Why Are My Jalapeños So Small?

Jalapenos are the favorite peppers to grow by some gardeners. They’re pretty easy to grow, and you can get a lot of them from each plant. 

However, some people have trouble getting their jalapeno plants to produce any peppers at all or even getting good-sized peppers. So what causes these problems?

Why Are My Jalapenos So Small?

The weather and your soil

The weather is a factor. The amount of water you get and the soil pH are also factors. While you can’t control these things entirely, they can help you better understand why your jalapenos are so small.

For example, if there was very little rain during the winter, then it’s possible that there wasn’t enough water for your plants to grow properly and produce big peppers from small ones.

If it’s been unusually hot where you live or if there has been a drought for months, then this could also be affecting how big your peppers get.

The quality of your soil will have an impact on how healthy the plants are overall–and therefore how large they grow as well as affecting their ability to take in nutrients through their roots (which helps them grow).

Too much water

If you’re growing your jalapeno plants in a too-wet environment, it could be causing them to grow tiny peppers.

Too much water can cause the plant to become waterlogged and more prone to disease and insect infestation.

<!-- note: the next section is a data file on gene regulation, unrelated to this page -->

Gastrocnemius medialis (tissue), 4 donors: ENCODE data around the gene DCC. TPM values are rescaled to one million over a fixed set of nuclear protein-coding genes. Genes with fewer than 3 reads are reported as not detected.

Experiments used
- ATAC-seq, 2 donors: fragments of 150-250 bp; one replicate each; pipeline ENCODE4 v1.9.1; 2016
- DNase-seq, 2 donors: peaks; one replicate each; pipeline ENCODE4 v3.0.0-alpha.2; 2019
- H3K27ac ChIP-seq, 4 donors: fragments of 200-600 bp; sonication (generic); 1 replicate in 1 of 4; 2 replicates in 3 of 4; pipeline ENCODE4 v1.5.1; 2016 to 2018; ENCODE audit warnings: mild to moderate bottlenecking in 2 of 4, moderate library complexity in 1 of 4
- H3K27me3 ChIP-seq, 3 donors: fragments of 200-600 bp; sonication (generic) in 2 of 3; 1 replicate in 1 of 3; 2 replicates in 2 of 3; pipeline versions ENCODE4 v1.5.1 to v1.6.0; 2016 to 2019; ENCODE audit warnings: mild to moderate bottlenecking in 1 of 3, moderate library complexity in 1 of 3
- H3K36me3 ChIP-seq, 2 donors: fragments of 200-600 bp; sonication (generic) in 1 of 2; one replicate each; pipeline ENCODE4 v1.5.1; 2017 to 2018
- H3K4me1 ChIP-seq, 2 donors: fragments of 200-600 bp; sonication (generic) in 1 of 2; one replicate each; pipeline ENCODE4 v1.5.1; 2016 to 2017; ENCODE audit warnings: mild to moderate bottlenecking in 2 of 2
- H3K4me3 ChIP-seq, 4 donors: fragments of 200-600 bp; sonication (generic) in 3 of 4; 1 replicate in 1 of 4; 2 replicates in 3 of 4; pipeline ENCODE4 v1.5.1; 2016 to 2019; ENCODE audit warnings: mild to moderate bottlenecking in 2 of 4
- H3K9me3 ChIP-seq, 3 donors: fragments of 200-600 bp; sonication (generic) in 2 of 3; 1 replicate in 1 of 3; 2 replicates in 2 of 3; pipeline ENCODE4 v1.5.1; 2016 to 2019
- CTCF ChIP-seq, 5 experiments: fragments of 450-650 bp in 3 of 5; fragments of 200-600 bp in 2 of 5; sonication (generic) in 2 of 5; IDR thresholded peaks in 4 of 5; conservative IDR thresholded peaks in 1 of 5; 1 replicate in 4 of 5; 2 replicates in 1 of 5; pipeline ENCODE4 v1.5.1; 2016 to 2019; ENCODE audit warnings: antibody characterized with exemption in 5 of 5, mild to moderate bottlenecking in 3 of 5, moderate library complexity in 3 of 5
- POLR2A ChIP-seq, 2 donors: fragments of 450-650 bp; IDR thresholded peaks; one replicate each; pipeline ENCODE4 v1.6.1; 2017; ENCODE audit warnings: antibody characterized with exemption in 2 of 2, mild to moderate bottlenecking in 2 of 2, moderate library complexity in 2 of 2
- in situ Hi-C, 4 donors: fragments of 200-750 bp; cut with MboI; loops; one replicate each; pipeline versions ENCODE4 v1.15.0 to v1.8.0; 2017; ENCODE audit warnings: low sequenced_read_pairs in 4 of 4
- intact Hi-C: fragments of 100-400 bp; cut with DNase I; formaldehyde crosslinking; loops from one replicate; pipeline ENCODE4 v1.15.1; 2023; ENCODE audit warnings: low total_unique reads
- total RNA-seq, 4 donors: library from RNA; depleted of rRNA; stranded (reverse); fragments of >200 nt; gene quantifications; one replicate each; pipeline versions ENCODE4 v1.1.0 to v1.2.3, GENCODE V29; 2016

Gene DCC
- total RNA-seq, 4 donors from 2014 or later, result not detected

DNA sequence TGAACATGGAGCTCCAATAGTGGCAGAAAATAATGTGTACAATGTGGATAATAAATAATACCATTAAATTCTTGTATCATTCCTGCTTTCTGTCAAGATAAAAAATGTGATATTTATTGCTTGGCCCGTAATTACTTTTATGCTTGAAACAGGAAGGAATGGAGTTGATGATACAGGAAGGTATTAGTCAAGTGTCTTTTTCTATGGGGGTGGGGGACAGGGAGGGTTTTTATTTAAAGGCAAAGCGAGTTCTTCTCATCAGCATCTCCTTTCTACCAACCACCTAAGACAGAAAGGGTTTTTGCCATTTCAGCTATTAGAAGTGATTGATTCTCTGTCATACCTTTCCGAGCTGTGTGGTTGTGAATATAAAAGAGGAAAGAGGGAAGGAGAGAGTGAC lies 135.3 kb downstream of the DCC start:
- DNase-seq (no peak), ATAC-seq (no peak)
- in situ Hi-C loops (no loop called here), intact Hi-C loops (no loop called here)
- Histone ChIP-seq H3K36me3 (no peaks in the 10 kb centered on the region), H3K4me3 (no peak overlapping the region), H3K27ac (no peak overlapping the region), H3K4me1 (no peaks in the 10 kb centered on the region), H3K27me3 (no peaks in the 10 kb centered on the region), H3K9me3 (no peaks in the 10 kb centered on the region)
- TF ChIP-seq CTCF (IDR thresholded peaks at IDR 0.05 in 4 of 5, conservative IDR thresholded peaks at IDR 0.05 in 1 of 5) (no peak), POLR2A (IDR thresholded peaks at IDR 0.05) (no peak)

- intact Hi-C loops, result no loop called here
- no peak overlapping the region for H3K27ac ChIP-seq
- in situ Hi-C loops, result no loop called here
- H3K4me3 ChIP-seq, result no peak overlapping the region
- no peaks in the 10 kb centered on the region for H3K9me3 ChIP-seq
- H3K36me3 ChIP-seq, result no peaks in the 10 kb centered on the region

It also makes it easier for root rot (a fungal infection) to set in, which will stunt growth and cause your pepper plants’ leaves to turn yellow or brown.

Too much fertilizer or too little fertilizer

If you’re seeing smaller peppers than usual, it’s possible that your plant is suffering from either too much or too little fertilizer.

If you’ve been using an organic fertilizer like compost or manure and are applying it regularly, the excess may be causing your plants to produce more foliage than fruit. 

Similarly, if you haven’t fertilized at all or if you’ve added too little fertilizer your plants will produce less fruit than normal.

Fertilizer should be applied at the beginning of the growing season for best results; once a month during months with even numbers (April through October) is ideal for most pepper varieties.

The amount of fertilizer needed depends on how much nitrogen is already present in your soil and what type of soil you have: sandy soils need less nitrogen than clay soils do.

You let your peppers get too crowded

You planted too many jalapenos in the same pot. This happens when you don’t space out your seeds.

You should have separated them, but if you didn’t and this is what happened, it’s not a big deal.

You can grow several peppers together in a container or bucket, as long as there’s enough soil for each one to thrive in.

If you do this and plant them around mid-May to early June, they’ll be ready to harvest by September or October with just the right amount of heat and water (just make sure they’re not drowning).

Your variety is naturally small

When growing jalapenos or other peppers, you can’t always expect huge pepper

While it is true that some peppers are naturally small, they’re still delicious.

There are many varieties of peppers that grow extremely well in small spaces and produce beautiful, flavorful fruit without taking over your garden.

So don’t fret if your jalapenos look like they’ve never seen the outside world, you can still eat them.


Growing jalapeno peppers is a lot of work, but the rewards are so worth it. There are many factors that can affect the fruit size but when the plant is growing healthy it can produce a lot of peppers of good sizes.